The airframe was made from carbon fiber, making it lighter. The aircraft was expected to cut fuel burn compared with the 767-300 by 20%. In addition it was bringing an era of electrically driven flight systems rather than using bleed air.
Looking back it was an amazing day – 677 back orders at roll out. The 787 was a real trail blazer. How is the program doing seven years on?
The initial interest in the aircraft was near magical. Orders piled up – Boeing proudly pointed out that it was the fastest ordered aircraft ever. With rising fuel costs, the 787’s promise was perfectly timed. The ext chart shows how the orders ran far ahead of Boeing’s ability to deliver the airplane. Boeing discovered issue after issue with the aircraft. Its supply chain struggled and this meant parts being delivered to Everett with a lot of unfinished (traveled) work. Delays were announced and the program seemed to slip. After a fourth delay, 787 deliveries were running 15 months late. Then came a fifth delay followed by a strike. It was a miserable time.
On December 15 2009, the 787 had its first flight. During flight tests more challenges emerged. A Rolls-Royce engine problem delayed launch customer ANA’s delivery further. Then came an electrical fire during a test flight. In July 2011 ANA started its flight tests and in October 2011 the 787 did its first commercial flight. Boeing meanwhile struggled to get 787s partially completed ready for delivery. Then came two battery fires on JAL and ANA aircraft. It was not an easy project, but Boeing worked through the issues. Difficult customers did not help – Air India went public with its compensation demands and had numerous challenges with its 787s. Bringing Indian government officials into the conversation did not tone down the invective either.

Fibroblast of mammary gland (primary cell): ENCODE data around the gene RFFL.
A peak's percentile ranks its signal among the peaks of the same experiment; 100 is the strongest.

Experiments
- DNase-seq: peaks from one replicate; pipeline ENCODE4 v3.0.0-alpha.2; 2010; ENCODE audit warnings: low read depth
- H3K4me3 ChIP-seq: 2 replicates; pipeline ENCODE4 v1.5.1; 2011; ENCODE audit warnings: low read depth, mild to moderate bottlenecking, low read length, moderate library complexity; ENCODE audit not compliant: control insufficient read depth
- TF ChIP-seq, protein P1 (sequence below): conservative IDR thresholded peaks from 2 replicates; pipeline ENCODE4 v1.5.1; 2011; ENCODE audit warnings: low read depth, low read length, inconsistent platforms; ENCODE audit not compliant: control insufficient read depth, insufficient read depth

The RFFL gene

But as the chart shows, although only three aircraft were delivered in 2011, Boeing picked up the pace and delivered 46 in 2012 and 65 in 2013. Through June 2014 it had delivered 48 and it is possible Boeing could deliver close to 100 by year end. Boeing has managed to deploy lessons from the 787-8 project into the 787-9. The newer model has seen an uneventful flight test program. The newer model is also far more weight efficient at EIS than the 787-8 was.
The apprenticeship was tough. Boeing lost or moved some its most talented mangers as the 787 program evolved through its stages of overcoming a series of missteps.
Looking forward the chart below illustrates how 787 orders are playing out. After the first five years, in 2008, the 787-8 was the most popular model by far. By year end 2013, the newer models are starting to eclipse the 787-8. Boeing is starting to hit its stride now as the 787 program settles into a rhythm looking at 12 per month produced by 2016 with plans to grow this to 14. The last seven years have been a period of anxiety and frustration at Boeing. The promise of the 787 continues to make it attractive and airlines will be buying the aircraft for many years. The lessons Boeing learned from the ambitious 787 project will resonate for a long time.